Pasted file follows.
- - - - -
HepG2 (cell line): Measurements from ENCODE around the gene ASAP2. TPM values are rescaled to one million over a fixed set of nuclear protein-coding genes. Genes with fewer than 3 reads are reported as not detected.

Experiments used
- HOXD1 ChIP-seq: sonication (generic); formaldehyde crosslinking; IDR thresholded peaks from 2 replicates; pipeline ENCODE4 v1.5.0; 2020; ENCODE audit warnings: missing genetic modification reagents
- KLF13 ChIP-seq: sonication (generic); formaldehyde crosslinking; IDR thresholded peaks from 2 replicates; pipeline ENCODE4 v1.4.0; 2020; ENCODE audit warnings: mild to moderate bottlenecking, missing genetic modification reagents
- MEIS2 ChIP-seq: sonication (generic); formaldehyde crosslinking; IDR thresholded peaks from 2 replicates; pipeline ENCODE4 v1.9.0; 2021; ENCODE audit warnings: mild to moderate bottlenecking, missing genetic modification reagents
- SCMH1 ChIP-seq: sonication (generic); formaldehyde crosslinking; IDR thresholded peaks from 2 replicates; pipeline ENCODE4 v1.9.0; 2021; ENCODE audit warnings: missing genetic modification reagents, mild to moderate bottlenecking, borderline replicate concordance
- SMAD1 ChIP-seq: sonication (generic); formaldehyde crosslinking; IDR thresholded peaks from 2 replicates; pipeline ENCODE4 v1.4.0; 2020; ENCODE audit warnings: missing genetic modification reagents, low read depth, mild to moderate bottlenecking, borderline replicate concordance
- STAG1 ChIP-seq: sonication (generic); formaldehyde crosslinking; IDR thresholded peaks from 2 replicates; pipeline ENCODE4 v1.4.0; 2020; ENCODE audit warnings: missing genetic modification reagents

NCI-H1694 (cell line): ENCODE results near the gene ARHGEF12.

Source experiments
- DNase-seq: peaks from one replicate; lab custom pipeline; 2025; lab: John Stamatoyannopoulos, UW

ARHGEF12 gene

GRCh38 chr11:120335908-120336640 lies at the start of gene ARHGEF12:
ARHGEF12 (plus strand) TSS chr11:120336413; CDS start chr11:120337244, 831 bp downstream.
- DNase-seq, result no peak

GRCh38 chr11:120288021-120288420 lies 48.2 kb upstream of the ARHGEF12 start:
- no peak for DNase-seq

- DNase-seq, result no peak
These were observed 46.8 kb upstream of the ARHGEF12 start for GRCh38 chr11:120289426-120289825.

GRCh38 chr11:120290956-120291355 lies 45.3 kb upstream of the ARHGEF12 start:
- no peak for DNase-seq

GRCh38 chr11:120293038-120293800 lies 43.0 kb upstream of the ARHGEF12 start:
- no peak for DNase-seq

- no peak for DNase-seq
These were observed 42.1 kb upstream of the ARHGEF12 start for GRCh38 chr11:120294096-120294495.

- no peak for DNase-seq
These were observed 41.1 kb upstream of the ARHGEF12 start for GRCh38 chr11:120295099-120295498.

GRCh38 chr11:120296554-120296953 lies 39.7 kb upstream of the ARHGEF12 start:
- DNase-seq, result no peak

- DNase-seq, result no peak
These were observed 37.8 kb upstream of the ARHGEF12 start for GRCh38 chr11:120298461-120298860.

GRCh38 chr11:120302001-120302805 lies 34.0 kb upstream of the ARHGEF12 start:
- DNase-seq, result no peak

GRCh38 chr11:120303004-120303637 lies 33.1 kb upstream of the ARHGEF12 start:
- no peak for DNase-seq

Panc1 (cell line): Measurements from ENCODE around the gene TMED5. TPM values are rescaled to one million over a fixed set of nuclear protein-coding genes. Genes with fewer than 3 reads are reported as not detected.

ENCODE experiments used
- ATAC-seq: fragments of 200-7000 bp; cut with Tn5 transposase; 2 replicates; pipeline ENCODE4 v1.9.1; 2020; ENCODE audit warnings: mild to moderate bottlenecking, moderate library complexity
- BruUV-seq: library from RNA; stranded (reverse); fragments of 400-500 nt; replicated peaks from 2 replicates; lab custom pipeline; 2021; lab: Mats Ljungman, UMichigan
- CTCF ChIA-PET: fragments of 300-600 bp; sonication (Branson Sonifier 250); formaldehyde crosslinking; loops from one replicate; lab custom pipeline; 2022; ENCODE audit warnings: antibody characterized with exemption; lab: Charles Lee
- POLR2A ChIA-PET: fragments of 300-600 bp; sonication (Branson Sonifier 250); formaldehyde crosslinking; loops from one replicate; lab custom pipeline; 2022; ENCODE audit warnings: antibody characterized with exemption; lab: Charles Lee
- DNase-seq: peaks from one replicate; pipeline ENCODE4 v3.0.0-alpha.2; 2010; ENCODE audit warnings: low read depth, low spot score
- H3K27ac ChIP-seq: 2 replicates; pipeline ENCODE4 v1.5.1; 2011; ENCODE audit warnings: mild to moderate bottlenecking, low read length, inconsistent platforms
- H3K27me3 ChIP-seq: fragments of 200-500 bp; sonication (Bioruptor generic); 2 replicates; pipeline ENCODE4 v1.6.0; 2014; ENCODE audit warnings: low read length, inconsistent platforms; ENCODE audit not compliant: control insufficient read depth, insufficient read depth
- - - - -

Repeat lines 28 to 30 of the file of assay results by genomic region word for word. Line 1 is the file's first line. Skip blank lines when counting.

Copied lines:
GRCh38 chr11:120296554-120296953 lies 39.7 kb upstream of the ARHGEF12 start:
- DNase-seq, result no peak

- DNase-seq, result no peak